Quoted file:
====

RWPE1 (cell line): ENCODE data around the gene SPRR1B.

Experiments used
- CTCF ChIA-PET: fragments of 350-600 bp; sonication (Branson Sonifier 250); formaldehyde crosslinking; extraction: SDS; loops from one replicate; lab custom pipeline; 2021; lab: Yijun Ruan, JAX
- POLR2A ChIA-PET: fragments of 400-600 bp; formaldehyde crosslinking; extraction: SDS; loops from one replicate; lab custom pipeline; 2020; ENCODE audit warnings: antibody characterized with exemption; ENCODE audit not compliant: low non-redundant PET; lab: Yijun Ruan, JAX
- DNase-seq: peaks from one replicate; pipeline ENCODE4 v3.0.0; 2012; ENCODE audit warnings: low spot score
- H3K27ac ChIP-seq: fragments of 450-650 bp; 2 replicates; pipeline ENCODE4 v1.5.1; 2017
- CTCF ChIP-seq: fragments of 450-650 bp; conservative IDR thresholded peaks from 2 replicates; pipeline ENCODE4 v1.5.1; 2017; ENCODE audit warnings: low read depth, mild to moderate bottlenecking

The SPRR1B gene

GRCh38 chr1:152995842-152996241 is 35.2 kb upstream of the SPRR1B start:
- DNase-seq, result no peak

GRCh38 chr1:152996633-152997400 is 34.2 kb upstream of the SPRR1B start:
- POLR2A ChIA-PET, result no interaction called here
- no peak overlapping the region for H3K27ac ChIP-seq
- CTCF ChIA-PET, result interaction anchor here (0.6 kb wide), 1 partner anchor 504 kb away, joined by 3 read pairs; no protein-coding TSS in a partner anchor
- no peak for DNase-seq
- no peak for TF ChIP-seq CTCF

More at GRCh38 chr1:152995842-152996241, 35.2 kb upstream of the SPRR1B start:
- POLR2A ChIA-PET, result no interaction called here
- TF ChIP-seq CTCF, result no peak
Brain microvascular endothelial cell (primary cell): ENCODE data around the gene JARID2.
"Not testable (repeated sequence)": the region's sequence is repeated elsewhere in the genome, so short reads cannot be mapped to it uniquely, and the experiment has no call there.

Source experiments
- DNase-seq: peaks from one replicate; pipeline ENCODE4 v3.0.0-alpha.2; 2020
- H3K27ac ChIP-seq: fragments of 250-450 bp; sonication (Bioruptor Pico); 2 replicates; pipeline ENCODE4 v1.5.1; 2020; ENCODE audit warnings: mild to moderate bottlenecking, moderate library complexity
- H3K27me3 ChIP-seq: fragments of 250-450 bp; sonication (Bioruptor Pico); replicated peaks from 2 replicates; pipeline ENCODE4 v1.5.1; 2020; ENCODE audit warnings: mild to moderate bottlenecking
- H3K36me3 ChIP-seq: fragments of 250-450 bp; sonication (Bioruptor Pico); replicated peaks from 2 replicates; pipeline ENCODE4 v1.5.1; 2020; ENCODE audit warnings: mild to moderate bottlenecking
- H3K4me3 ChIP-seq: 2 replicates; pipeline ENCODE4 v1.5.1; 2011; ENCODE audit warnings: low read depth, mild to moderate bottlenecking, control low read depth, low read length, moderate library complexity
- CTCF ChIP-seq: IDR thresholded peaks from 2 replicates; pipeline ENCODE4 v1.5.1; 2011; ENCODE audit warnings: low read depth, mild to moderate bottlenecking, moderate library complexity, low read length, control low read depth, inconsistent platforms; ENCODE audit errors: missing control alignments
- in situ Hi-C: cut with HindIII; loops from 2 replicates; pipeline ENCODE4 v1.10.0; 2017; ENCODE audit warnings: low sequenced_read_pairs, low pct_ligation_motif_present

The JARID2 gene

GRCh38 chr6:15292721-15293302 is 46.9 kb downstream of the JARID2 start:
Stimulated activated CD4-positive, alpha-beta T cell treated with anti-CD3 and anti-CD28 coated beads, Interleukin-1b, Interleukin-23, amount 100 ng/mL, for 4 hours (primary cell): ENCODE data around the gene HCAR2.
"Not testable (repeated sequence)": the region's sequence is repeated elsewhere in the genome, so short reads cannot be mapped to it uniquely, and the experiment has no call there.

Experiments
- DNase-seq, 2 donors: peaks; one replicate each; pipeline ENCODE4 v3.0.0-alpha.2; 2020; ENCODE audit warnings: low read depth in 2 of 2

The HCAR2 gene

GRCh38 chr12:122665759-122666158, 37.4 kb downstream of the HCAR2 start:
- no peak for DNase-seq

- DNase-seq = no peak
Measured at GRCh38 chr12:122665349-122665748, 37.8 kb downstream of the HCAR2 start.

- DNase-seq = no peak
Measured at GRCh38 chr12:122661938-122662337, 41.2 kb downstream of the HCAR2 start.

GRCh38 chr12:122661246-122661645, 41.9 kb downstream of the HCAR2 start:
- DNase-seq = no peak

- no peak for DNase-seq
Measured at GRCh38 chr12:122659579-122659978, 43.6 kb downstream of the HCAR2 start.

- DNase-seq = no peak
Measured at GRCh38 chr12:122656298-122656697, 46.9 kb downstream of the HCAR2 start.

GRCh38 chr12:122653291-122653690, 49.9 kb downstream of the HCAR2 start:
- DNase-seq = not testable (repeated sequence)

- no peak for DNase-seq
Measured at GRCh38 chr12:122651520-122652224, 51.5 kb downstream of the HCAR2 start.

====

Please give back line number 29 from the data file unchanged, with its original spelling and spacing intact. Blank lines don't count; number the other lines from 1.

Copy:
- in situ Hi-C: cut with HindIII; loops from 2 replicates; pipeline ENCODE4 v1.10.0; 2017; ENCODE audit warnings: low sequenced_read_pairs, low pct_ligation_motif_present